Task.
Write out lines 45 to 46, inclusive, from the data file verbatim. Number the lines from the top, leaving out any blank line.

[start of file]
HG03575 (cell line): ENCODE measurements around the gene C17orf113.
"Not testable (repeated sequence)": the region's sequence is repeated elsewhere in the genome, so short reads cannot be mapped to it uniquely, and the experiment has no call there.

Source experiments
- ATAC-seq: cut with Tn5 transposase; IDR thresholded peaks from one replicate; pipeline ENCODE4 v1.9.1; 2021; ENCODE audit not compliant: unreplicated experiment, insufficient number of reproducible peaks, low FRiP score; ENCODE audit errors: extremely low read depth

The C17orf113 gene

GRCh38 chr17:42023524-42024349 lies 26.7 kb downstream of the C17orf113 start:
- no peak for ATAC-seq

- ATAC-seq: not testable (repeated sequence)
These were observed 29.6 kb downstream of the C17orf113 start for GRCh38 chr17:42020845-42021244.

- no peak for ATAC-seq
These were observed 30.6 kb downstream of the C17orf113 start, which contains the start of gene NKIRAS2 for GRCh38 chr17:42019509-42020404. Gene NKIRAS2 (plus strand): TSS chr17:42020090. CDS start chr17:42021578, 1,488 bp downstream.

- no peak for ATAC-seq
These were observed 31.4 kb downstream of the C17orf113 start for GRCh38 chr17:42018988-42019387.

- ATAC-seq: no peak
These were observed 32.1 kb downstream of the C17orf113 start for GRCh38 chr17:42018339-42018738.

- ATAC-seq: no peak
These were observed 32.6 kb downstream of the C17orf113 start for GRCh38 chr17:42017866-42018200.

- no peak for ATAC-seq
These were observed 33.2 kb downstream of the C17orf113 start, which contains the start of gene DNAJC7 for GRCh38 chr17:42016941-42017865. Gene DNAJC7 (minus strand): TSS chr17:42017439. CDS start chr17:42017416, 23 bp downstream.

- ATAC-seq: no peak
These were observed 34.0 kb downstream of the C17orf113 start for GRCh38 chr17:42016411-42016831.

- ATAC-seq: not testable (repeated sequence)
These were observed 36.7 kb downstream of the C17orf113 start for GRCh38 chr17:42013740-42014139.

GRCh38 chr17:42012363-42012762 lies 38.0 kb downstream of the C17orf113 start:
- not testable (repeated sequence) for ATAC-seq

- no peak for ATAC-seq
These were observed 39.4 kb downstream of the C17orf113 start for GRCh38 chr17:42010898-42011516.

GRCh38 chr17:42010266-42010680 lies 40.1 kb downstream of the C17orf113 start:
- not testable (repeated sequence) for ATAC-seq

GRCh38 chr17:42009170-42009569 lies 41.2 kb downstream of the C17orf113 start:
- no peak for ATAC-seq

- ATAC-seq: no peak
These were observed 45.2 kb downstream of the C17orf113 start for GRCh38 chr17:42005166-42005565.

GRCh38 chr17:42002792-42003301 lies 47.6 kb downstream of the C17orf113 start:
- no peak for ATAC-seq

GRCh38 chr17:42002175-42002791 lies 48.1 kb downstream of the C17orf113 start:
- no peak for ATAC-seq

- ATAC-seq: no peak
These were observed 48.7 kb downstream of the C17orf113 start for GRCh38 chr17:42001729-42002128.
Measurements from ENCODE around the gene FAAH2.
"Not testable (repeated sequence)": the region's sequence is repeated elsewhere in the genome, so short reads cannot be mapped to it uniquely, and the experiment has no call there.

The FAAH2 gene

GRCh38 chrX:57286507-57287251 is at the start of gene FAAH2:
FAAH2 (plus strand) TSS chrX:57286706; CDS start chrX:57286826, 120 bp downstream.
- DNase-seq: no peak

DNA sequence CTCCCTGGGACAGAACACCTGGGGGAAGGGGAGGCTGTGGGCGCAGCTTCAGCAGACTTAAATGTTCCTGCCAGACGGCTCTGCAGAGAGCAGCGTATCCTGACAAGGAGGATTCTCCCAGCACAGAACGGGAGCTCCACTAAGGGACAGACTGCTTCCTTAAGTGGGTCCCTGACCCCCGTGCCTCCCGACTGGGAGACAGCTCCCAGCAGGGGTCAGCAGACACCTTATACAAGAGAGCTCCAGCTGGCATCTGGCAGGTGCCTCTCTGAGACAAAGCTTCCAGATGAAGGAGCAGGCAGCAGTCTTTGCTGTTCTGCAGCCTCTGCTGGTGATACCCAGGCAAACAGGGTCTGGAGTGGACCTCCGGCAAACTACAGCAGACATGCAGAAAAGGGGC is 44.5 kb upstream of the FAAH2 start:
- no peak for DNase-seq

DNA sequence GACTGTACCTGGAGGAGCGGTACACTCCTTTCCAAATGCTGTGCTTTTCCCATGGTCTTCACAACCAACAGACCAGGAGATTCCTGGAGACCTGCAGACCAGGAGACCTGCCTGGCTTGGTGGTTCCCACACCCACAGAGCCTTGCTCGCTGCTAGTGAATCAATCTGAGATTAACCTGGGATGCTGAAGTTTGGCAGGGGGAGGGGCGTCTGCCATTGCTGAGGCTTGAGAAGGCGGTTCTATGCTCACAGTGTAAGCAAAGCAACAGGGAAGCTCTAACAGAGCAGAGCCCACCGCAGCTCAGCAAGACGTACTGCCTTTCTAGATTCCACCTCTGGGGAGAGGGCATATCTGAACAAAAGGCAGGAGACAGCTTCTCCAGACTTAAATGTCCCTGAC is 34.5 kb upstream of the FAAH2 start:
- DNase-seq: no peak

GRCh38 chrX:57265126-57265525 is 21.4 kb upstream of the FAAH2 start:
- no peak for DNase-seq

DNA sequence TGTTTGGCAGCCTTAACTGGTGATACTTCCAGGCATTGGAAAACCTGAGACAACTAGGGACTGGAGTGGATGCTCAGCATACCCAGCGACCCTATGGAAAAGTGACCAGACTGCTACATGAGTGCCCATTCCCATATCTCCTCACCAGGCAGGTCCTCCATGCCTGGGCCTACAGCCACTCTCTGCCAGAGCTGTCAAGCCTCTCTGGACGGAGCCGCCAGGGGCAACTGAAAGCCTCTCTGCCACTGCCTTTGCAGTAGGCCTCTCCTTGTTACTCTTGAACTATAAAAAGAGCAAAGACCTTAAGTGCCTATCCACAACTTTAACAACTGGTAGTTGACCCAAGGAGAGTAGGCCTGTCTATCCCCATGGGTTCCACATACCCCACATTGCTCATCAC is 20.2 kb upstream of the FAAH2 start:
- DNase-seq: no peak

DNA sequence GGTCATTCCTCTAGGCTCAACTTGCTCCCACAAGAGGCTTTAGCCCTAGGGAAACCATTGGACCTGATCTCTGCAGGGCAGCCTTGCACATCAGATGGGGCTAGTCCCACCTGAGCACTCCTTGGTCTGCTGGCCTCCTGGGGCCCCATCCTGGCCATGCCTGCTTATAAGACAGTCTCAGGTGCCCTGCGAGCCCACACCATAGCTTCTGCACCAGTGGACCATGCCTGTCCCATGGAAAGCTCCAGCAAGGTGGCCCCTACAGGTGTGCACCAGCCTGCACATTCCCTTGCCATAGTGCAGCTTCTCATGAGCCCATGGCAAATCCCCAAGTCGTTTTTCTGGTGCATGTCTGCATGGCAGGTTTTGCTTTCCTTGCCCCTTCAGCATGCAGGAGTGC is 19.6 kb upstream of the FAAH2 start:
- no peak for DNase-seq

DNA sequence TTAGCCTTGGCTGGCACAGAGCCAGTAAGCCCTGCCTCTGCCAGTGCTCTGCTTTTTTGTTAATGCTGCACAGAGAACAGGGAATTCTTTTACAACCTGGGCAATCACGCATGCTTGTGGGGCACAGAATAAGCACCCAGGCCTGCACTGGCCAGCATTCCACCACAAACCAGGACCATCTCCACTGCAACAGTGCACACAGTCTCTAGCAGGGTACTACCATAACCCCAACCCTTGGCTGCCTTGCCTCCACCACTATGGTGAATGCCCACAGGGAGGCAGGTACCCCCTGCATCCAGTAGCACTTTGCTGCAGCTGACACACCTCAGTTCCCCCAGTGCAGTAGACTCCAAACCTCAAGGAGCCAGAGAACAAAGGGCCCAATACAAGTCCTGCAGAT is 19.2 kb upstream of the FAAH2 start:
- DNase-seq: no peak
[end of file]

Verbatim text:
- DNase-seq: no peak

DNA sequence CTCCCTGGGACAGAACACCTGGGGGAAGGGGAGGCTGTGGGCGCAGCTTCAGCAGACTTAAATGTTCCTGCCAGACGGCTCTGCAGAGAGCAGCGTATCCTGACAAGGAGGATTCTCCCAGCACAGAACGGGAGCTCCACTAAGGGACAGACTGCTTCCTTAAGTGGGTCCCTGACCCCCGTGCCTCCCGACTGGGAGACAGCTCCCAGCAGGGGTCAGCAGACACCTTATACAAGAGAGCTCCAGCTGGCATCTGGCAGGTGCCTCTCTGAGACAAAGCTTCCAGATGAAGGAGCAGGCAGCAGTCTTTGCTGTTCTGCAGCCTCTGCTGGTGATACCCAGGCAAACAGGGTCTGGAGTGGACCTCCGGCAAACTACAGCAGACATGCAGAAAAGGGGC is 44.5 kb upstream of the FAAH2 start: